Father figures

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A year ago we decided to make a show about our dads. Specifically about the father – daughter relationship. And about Blair. And about Clinton playing the sax. And about Pierce Brosnan as James Bond in the 1990s.

But let’s put those last three references to one side for a moment (maybe how they link with father-daughter relationships will become clear in the show).

When the brilliant Arc Stockton invited us to spend a week with them developing the show, we wanted to conduct some research with real dads. To find out what it’s like being a father. How is fatherhood seen in society? Do they get enough support? Are dads valued? Do men know the importance of being a dad? We were also really keen to find out how fatherhood has changed in the last fifty years with more women working.

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Over the course of our residency at Arc, we ran a series of workshops and drop ins with local dads to ask them these questions. We were overwhelmed by the response. So many men said the same thing: that the moment of birth was almost a lonely one; some said they felt inadequate, overwhelmed, and weirded out. A lot of the men we spoke to agreed that they needed more support in the run-up-to and after the birth of their child; but that asking for help didn’t feel right. There aren’t things like a dads-net, for example. They all agreed that being a dad is life-changing and incredibly important, but it’s a role that men can be opted out of if they wanted to. They also said that responsible fatherhood is about being conscious and constant.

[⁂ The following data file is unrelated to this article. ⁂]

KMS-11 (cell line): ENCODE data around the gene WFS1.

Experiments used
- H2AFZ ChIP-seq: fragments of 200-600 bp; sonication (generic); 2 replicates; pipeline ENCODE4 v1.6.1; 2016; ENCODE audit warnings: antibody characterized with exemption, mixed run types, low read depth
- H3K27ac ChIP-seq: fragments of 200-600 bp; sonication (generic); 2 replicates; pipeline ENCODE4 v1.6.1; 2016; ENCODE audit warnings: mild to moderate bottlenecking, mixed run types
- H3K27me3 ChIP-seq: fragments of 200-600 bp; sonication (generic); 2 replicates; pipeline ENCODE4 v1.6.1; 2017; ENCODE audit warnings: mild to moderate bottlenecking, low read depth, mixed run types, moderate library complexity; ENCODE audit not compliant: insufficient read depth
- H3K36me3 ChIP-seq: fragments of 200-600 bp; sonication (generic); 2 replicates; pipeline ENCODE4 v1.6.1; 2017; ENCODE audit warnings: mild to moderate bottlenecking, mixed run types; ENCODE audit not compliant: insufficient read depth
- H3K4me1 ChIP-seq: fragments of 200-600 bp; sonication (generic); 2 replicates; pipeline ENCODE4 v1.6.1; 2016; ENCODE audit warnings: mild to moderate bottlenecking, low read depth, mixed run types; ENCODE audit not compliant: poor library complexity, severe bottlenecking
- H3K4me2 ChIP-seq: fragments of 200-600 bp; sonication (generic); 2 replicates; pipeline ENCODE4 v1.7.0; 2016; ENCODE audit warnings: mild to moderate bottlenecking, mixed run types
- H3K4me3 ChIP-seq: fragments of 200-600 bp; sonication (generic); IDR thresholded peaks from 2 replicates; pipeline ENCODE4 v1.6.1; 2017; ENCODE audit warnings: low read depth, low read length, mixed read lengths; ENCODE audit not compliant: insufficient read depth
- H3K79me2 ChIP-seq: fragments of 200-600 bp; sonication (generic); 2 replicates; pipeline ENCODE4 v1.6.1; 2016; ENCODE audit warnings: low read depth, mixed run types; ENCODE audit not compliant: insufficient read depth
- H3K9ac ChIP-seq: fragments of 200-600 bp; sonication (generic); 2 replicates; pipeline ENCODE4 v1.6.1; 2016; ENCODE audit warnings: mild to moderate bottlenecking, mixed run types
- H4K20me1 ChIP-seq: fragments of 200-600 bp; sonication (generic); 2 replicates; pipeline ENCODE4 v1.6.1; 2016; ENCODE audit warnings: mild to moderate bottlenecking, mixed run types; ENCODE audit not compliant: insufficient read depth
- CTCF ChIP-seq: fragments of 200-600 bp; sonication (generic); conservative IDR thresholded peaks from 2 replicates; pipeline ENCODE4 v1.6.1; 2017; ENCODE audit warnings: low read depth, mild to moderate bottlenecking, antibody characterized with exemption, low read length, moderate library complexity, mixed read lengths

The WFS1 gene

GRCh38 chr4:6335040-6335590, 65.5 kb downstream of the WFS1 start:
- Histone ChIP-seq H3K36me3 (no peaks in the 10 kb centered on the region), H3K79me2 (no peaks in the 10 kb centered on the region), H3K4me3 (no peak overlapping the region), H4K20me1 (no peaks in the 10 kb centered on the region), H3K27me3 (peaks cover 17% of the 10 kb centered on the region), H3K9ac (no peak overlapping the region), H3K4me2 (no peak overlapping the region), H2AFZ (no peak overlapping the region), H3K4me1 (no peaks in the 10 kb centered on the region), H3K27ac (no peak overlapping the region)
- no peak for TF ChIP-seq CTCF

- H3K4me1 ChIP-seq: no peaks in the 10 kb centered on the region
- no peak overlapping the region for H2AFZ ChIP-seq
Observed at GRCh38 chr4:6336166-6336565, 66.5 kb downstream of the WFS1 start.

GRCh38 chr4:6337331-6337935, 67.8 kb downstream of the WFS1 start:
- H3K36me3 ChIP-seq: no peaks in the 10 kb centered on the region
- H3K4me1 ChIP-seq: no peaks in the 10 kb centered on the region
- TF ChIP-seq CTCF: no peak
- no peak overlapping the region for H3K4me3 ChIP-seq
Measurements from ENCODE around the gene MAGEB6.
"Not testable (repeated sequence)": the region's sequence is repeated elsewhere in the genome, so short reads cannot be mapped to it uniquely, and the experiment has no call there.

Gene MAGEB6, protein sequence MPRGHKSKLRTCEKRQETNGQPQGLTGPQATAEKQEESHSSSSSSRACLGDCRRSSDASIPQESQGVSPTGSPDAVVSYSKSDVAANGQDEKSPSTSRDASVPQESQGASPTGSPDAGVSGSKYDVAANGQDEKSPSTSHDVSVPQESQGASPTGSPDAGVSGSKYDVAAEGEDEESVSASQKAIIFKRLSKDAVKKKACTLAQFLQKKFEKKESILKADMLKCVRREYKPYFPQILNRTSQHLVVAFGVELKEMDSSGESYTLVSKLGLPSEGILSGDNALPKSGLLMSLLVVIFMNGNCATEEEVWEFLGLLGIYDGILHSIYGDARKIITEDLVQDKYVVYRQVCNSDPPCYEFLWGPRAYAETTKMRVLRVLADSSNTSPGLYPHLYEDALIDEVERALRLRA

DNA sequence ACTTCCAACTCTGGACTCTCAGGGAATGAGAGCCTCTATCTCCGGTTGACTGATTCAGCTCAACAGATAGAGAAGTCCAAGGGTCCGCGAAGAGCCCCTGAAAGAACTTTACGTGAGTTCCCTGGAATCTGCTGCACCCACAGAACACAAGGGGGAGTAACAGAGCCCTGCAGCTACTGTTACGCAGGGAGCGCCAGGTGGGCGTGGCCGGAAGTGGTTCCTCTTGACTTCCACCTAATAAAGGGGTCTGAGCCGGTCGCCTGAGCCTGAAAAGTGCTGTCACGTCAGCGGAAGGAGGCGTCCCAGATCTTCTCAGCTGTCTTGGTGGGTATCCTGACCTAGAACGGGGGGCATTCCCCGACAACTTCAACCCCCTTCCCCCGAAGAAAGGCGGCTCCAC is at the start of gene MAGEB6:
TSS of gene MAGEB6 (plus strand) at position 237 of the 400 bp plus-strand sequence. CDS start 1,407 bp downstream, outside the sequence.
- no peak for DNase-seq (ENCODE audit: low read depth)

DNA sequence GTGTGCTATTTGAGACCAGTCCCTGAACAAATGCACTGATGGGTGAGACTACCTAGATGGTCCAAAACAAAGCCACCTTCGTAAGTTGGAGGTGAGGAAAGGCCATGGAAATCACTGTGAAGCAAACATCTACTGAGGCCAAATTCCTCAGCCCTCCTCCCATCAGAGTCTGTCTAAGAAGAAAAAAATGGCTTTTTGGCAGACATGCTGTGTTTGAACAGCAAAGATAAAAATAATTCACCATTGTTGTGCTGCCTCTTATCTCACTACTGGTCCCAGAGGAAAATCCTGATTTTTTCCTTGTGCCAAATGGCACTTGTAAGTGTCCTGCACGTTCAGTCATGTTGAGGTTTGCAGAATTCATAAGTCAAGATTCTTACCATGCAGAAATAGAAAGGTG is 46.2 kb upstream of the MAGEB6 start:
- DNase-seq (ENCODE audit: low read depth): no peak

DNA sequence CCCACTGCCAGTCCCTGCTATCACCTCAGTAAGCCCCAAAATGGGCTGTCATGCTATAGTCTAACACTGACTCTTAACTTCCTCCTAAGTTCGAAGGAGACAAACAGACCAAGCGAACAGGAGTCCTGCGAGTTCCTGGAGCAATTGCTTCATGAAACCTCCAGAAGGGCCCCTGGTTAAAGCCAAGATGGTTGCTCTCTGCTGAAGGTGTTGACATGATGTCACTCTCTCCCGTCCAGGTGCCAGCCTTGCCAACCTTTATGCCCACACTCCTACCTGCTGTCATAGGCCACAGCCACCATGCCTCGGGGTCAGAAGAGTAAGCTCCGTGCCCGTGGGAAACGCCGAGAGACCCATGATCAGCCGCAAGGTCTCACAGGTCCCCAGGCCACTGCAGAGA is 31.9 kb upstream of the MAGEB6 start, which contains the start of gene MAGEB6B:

an image of a father figure

We also showed them a series of images of dads: the kind you’d see on greetings cards or in adverts: dads getting angry teaching a driving lesson; dads pulling a proud face as they walk their daughter down the aisle; dads sitting in an armchair with a pint in hand, farting away like an old git. These images were absolutely hilarious in their two-dimensionality, but something about their crudeness reveals how one-note society’s ideas about fatherhood are.

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The best thing about the sessions was when participants shared their feelings about being a dad together with other dads. Offering a space for dads to share experiences felt like an obvious, really simple thing to do. We’re not sure if it’s the answer, but it’s something that could run everywhere to help men feel more supported.

More than that, it was clear that the idea of fatherhood needs some fresh thinking. As society evolves, it feels like fatherhood is stuck. Perhaps we all need to reimagine what being a dad should mean in 2015. That way both men and women will feel more confident and happy – and we’ll all have a better time.

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N.B: We’re obsessed with this video which may well be the best depiction of fathers and daughters in society. No, it’s not King Lear or the Tempest or even Armageddon. It’s Nicole et Papa. Enjoy!